"For the politicians we are nothing," says a protester in France

Mado, a local of Marseille's Frais-Vallon neighborhood in southern France

Amine was 17 years old when his brother's severely burned body was discovered in a burning car's trunk.

He looks up at the dirty high-rise apartments that surround us and says, "Unfortunately, my brother fell into drugs early.

We are sitting in one of Marseille's most notorious neighborhoods and talking about his brother, who had been involved in drug trafficking prior to his death.

Amine, now 19 years old, grew up in this area on the Frais-Vallon estate, a sizable and impoverished social housing project marred by gang and drug-related violence in the city's north.

A couple of young men are lounging nearby on a wall. Here, drug dealers operate openly in the glaring afternoon sun.

Amine claims that for the children who are raised here and have little access to resources and even fewer opportunities, trafficking is a seductive option.

There aren't any other choices. There are no businesses coming here and offering to pay employees more than the minimum wage; instead, workers here are cleaners, security guards, or cashiers at supermarkets. No, we cannot be accountants, attorneys, or judges. ".

A residential block on the Frais-Vallon estate in Marseille
a house in Marseille's Frais-Vallon neighborhood.

He wasn't shocked by the recent riots, which also broke out in Marseille and left shops like a gun store looted and vandalized.

After demonstrations against the police shooting death of Nahel M, 17, in Paris, there were riots.

I can understand the young people's rage because we are constantly in the same mess and misery and nothing will ever change. Although I don't condone violence, I can understand it. ".

The riots and their aftermath have made clear how deeply so many French citizens felt abandoned, resentful, and angry.

We met Mado, a middle-aged resident of the estate, close to where there used to be a local police station.

Many people saw this as a tangible connection to the French state, and its demise was a somber symbol of a growing estrangement.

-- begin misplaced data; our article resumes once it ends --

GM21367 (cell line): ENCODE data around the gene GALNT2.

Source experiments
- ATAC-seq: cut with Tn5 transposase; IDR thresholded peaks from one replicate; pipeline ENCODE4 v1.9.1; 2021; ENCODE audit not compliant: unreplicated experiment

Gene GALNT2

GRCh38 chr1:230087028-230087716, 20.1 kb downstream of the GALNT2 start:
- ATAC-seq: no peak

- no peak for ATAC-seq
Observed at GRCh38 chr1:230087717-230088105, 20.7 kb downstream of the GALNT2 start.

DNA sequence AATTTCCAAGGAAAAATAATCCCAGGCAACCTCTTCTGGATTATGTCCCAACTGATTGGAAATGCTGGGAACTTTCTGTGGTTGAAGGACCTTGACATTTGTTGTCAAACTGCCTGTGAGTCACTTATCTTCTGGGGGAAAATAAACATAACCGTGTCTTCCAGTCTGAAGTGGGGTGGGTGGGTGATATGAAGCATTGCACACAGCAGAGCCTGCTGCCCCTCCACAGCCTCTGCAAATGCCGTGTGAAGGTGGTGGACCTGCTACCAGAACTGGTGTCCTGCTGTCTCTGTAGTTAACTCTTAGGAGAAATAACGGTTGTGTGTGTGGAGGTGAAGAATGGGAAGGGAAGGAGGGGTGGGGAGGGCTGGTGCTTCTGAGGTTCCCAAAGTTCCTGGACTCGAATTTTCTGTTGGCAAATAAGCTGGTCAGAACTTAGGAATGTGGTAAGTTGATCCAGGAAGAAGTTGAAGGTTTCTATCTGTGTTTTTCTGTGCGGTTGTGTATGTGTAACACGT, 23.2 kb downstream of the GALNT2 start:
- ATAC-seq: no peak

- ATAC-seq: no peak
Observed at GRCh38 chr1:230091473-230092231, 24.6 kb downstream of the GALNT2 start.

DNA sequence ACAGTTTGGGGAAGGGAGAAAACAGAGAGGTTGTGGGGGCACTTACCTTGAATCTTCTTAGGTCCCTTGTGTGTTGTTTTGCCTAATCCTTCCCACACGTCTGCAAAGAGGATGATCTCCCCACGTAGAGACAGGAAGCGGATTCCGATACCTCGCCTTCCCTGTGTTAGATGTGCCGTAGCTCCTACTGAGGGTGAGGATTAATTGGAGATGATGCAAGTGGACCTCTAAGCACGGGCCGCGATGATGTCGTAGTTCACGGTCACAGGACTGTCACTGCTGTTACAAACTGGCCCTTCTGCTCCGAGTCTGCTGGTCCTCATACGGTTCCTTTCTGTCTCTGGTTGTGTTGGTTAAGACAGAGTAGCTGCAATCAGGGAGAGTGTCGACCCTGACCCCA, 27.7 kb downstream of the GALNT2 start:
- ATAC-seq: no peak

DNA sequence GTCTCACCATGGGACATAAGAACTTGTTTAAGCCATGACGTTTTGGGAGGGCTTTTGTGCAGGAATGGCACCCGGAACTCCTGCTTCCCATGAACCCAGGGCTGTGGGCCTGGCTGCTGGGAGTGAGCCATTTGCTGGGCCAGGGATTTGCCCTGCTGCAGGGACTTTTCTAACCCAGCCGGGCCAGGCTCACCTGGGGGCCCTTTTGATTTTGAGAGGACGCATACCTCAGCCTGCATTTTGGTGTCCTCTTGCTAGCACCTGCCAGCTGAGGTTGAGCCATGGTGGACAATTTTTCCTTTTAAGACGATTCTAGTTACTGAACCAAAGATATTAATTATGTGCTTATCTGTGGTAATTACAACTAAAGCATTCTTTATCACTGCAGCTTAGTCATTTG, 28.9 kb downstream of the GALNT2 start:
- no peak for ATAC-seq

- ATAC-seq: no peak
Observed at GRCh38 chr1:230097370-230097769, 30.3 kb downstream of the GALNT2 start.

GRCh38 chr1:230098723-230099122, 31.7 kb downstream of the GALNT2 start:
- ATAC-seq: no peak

Mado says, "Living here is like living in a dumpster.". "It isn't secure. People urinate in the stairwells and elevators. We are irrelevant to the politicians. In reality, we are nothing. ".

Mourad, a man, speaks angrily as he informs us that there are rats all around this area.

"Not everyone has the same rights. Politicians claim there are no second-class citizens in the media, but this is untrue in practice. ".

But Amine may be the only person who has a clearer understanding of the severe divisions in French society or their effects.

He now works to prevent the estate's youth from becoming criminals while also helping the families of those who paid the ultimate price.

31 murders in Marseille were caused by drug trafficking last year. There have been 23 this year. The victims' average age was under 30 for two thirds of them.

The tragedy and the issue have both been acknowledged by the French authorities.

French President Emmanuel Macron visits the Benza district in Marseille, France, 28 June 2023
Just before the riots, French President Emmanuel Macron traveled to Marseille.

Marseille will be fixed, as President Emmanuel Macron promised two years ago. He unveiled a €5 billion ($5.4 billion) plan to address poverty and crime in the city.

Just before the riots, he returned to the southern port city to show his commitment.

At the start of a three-day visit to sites of regeneration projects, including a police station, a school, a prison, and a hospital, President Macron said, "Everything has to move faster.".

However, Amine, who has encountered him twice, has lost hope.

"When Macron visits, he does not come to listen to us; he comes to make announcements. ".

Even Marseille's mayor, Benoît Payan, acknowledges the need to unite his city.

"My town has been split between the wealthy and the poor for far too long. between those who are taken into account by the government and those who are not. ".

It's supposed to be a core French ideal. However, equality is now a goal in this situation.

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